A new opinion poll published on Sunday put Scotland’s pro-independence camp ahead for the first time in the campaign, just 11 days before a referendum on splitting from Britain.
The YouGov/Sunday Times poll gave the “Yes” camp 51 percent support compared to the “No” camp’s 49 percent, excluding undecided voters.
Although the two-point lead is within the margin of error, the findings dramatically up the stakes ahead of the vote on September 18, handing momentum to First Minister Alex Salmond’s Scottish National Party (SNP).
The Sunday Times also reported that Queen Elizabeth II feels “a great deal of concern” over the independence vote and has asked for daily updates.
Britain’s main parties, including Prime Minister David Cameron’s Conservatives, are now expected to reveal a plan for handing more powers to Scots in a bid to keep the 300-year-old union together.
Any vote for Scotland to leave Britain would raise questions about Britain’s standing in the international community and could put pressure on Cameron to stand down.
Scotland represents one-third of Britain’s landmass and is home to Britain’s Trident nuclear deterrent, which the SNP says must be out of an independent Scotland by 2020.
– ‘Down to the wire’ –
The Better Together campaign, which backs Scotland staying in Britain, has been ahead in opinion polls for months but its lead has narrowed in recent days.
The “No” camp had a 22-point lead in YouGov polling just one month ago. Another YouGov survey for The Times newspaper on Tuesday showed a marked narrowing of the gap to six points.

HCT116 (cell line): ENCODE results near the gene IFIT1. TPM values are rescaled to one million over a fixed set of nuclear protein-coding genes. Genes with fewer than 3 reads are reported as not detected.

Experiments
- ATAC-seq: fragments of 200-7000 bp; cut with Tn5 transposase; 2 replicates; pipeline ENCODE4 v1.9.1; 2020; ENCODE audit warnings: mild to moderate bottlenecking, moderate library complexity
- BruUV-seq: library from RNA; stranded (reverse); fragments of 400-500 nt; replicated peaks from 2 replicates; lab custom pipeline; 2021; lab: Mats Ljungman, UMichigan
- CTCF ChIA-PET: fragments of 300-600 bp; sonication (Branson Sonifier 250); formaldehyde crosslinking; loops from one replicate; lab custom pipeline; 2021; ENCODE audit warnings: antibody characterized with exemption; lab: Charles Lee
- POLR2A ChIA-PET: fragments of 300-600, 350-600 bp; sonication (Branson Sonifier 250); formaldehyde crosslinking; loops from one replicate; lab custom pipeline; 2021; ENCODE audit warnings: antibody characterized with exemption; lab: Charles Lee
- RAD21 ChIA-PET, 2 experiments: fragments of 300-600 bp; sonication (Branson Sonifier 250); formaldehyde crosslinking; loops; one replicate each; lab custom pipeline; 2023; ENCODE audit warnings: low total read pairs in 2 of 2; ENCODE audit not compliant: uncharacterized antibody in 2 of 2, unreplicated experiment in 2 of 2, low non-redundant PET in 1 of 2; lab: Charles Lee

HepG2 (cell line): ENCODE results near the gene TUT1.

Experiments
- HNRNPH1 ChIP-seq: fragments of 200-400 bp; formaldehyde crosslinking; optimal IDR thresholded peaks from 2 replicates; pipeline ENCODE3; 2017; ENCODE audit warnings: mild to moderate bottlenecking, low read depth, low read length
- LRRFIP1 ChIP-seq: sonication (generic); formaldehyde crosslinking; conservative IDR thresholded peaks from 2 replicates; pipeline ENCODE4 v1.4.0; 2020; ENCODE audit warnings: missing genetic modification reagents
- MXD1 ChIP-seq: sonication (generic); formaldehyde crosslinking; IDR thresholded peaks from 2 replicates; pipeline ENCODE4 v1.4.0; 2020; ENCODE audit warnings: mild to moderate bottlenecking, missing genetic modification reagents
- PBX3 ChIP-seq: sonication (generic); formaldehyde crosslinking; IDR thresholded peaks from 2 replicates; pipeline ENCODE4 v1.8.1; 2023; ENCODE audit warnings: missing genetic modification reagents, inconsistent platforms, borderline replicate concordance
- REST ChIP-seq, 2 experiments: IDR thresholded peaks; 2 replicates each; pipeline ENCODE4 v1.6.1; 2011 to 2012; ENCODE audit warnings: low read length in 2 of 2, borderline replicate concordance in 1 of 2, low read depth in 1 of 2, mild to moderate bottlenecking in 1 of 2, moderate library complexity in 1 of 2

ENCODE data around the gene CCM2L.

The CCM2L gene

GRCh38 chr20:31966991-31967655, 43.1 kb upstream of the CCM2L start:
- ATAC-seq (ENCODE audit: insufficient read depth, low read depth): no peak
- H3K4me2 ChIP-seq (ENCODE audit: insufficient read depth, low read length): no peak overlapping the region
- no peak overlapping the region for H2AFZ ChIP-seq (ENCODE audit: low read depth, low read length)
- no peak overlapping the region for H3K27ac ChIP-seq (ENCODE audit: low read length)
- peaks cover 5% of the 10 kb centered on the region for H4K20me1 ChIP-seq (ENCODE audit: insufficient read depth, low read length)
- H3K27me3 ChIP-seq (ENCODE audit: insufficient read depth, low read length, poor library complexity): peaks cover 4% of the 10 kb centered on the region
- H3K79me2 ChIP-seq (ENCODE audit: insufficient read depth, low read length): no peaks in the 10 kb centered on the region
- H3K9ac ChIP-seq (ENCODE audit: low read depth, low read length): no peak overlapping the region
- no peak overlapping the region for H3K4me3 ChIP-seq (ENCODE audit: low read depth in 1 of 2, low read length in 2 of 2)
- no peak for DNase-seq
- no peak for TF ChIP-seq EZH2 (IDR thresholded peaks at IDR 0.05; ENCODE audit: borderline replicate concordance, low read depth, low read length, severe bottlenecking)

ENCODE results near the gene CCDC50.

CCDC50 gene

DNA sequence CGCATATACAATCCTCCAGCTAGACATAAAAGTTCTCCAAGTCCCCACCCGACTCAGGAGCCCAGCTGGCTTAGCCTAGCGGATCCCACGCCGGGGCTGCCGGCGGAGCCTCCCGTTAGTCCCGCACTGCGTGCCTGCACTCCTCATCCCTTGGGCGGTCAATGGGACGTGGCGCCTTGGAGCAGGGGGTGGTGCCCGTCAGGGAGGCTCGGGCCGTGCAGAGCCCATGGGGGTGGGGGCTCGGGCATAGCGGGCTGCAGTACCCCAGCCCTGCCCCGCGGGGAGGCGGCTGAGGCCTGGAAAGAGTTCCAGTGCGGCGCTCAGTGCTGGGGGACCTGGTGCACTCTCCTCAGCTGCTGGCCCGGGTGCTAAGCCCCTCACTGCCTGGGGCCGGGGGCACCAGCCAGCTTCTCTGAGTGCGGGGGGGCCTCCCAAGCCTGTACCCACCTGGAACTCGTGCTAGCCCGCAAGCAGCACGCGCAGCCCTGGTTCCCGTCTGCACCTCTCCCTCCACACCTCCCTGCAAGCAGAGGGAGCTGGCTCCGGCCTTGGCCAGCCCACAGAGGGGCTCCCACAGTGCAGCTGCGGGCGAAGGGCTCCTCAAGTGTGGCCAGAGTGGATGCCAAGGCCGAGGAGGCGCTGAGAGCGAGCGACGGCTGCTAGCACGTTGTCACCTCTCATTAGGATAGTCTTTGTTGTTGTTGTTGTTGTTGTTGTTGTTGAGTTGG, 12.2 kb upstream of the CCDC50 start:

Alistair Darling, leader of the Better Together campaign, said the latest poll showed the referendum “will go down to the wire”.
“We relish this battle,” he added. “It is not the Battle of Britain — it is the battle for Scotland, for Scotland’s children and grandchildren and the generations to come. This is a battle we will win.”
A second survey commissioned by the “Yes” camp and released on Sunday puts the “No” camp four points ahead. The Panelbase poll gives “No” 52 percent and “Yes” 48 percent, excluding undecideds.
The “Yes” campaign’s chief executive, Blair Jenkins, urged his side to remain focused.
He added of the YouGov survey: “While this poll puts us marginally ahead, other polls show that we still have more progress to make if we are to win.
“We will be working flat out between now and 18 September to ensure that we achieve a Yes vote.”
– Queen’s ‘concern’ –
Salmond wants Queen Elizabeth to remain head of state of an independent Scotland but the Sunday Times quoted an aide as saying this was “not a given”.
“The Queen is a unionist,” it quoted the unnamed source as saying. “There is now a great deal of concern.”
The British monarch has a home at Balmoral in the Scottish Highlands and on Saturday made her traditional visit to the Highland Games at nearby Braemar to watch pursuits like caber tossing.
Cameron is due to visit Balmoral on Sunday, arranged before the poll was published.
He would face pressure from some lawmakers to stand down if there was a “Yes” vote, the Sunday Times reported, although he insisted again on Thursday that he would not quit if that happened.
His Conservatives are unpopular in Scotland, where they are often seen as elitist and out of touch with Scottish concerns.
The party has just one lawmaker in the House of Commons out of 59 Scottish seats.
Former prime minister Gordon Brown, a Scot, blamed Conservative policies for hindering support for the union in a Sunday Mirror article.
The YouGov/Sunday Times poll also showed that pro-union campaigners such as Darling and Cameron were trusted less than Salmond.
The Observer newspaper reported that an announcement was expected from the “No” camp within days on plans to let Scots decide on a federalised future for their country after intensive cross-party talks.
“There are times in a country’s affairs when it has to think big,” wrote political commentator Will Hutton in the newspaper.
“Westminster’s party leaders must offer to create a federal Britain and irrevocably commit to a constitutional convention to discuss its implementation if Scotland votes no.”